6. Speed of deployment.  "I am still hopeful, and maybe I'm a cockeyed optimist, that we can finish this year," said Chris Vein, executive director of San Francisco's technology department. – quoted in the San Francisco Chronicle. Probably is optimistic seeing that a final contract has to be negotiated and go before the Board of Supervisors but indicates how easy it is to deploy the technology.  New Orleans ahs been up and running on a WiFi network since shortly after Katrina.  Politically, things that bring immediate results tend to get done!
  7. Location information. The provider of the service will always know within a few blocks where a subscriber is.  Now put that together with Google maps and local ads and real estate.
  8. Municipal benefits.  Besides politically popular benefits for users, the city actually get revenue by leasing light poles etc.  Doesn’t spend money from its own budget.  Doesn’t (hopefully) get in the way of the deployment.  Also the city can base its own police, fire, sanitation etc. communications – including voice – on the network and save money.  A WiFi network is inherently much more disaster resistant and, because of decentralization, terrorist resistant than the equivalent wired network.
  9. Availability of clients.  Almost all new computers have WiFi built in.  Many – soon all – mobile phones do as well.

So this is going to be huge.  Question is: how do you, my entrepreneurial friend, capitalize on this?  More to come.

Note: several weeks ago I posted about advertising-supported WiFi.  I was thinking much too small.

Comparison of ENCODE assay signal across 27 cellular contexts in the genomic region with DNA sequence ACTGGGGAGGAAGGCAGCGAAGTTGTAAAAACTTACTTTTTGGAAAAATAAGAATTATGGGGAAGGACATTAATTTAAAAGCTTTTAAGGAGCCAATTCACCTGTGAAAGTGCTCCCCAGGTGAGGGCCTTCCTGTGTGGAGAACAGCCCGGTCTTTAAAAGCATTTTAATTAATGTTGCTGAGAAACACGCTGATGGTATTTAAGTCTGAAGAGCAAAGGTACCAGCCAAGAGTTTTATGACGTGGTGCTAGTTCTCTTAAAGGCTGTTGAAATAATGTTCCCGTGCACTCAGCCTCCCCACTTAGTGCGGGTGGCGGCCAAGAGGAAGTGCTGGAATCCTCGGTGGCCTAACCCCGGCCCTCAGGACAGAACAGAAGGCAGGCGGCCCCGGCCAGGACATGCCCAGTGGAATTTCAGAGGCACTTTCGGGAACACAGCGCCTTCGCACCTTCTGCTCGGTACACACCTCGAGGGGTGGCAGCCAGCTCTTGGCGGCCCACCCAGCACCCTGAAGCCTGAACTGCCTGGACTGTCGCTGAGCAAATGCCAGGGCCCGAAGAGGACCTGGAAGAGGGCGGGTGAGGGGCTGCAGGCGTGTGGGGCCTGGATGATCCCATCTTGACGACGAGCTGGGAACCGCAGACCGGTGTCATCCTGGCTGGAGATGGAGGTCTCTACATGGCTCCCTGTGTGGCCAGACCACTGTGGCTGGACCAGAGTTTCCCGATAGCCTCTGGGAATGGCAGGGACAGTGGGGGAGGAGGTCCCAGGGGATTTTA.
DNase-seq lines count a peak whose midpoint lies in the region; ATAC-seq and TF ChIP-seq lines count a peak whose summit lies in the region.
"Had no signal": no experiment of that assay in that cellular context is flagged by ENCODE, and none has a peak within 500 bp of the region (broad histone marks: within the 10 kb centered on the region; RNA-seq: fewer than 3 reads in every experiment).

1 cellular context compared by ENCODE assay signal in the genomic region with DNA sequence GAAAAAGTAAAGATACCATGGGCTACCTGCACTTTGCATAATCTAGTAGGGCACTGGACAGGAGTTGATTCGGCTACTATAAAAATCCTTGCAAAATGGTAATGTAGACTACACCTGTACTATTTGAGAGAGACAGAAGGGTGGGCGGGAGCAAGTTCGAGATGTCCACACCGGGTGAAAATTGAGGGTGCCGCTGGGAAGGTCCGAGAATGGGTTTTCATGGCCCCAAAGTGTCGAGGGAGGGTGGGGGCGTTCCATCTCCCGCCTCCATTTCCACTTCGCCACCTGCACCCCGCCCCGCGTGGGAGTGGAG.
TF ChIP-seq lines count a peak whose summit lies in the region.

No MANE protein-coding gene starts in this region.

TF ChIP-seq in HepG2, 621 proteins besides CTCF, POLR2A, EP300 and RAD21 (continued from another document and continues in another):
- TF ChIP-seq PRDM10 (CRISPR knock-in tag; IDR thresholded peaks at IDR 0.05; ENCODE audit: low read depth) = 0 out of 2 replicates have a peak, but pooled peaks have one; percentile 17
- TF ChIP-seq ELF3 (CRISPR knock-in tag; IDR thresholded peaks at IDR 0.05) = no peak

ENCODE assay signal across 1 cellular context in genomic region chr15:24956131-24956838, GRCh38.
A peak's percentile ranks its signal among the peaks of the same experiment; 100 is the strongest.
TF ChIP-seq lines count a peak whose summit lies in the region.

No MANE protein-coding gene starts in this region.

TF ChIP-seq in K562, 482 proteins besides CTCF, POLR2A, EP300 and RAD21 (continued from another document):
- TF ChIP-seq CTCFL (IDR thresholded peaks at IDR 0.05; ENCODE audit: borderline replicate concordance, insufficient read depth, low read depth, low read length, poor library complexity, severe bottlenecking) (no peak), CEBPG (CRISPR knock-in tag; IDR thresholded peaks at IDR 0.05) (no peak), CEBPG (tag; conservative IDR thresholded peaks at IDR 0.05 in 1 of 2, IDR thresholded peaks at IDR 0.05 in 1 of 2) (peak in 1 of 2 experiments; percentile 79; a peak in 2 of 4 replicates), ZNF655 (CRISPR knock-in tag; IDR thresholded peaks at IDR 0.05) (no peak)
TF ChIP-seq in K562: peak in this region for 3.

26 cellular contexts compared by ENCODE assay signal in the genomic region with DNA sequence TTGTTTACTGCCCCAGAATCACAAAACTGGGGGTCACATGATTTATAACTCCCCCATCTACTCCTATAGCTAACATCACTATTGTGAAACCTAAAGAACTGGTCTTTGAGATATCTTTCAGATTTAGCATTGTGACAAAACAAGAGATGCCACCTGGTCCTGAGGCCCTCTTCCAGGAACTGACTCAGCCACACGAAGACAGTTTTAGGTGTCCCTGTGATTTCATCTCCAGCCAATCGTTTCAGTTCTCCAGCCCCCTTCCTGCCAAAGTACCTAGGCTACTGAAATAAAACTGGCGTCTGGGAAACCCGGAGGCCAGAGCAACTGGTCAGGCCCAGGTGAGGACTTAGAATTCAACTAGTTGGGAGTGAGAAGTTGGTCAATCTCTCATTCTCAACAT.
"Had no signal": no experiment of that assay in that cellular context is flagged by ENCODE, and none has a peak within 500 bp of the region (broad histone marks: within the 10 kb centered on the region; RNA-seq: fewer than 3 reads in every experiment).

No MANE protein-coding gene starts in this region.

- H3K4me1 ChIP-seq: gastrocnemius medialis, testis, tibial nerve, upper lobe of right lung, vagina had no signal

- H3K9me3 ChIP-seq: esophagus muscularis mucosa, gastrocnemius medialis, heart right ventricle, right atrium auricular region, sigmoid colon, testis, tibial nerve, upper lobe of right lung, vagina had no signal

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Listed below are links to weblogs that reference The Next Huge Thing – Base Assumption:

» ON WHO ELSE BESIDES GOOGLE AND EARTHLINK ON MUNI WI-FI? from *michael parekh on IT*
MORE THE MERRIER (Public company tickers mentioned in this post: GOOG, ELNK, YHOO, TWX, MSFT) Reading between the lines in this Dow Jones article, there seems to be a difference of opinion between Google and Earthlink (via Om Malik) on how best to mone... [Read More]

» New Booster for Local Search? from SortiPreneur
When Tom Evslin says huge, I listen. He's got an exciting prediction that:Within four years, possibly three, free WiFi will be available on the streets of every American city. Building services, applications, and devices to take advantage of this capab... [Read More]

» Wireless Internet Opportunity from Business Opportunities Weblog
Tom Evslin: Within four years, possibly three, free WiFi will be available on the streets of every American city. Building services, applications, and devices to take advantage of this capability will be the mainspring of Bubble 3.0 and may be the ... [Read More]

» Free Wi Fi from Perceptric Forum
A really interesting view on the driver behind the next big thing on Tom Evslin's blog - free wi-fi. He speculates about what it will mean, how it will be driven by Google (who have s... [Read More]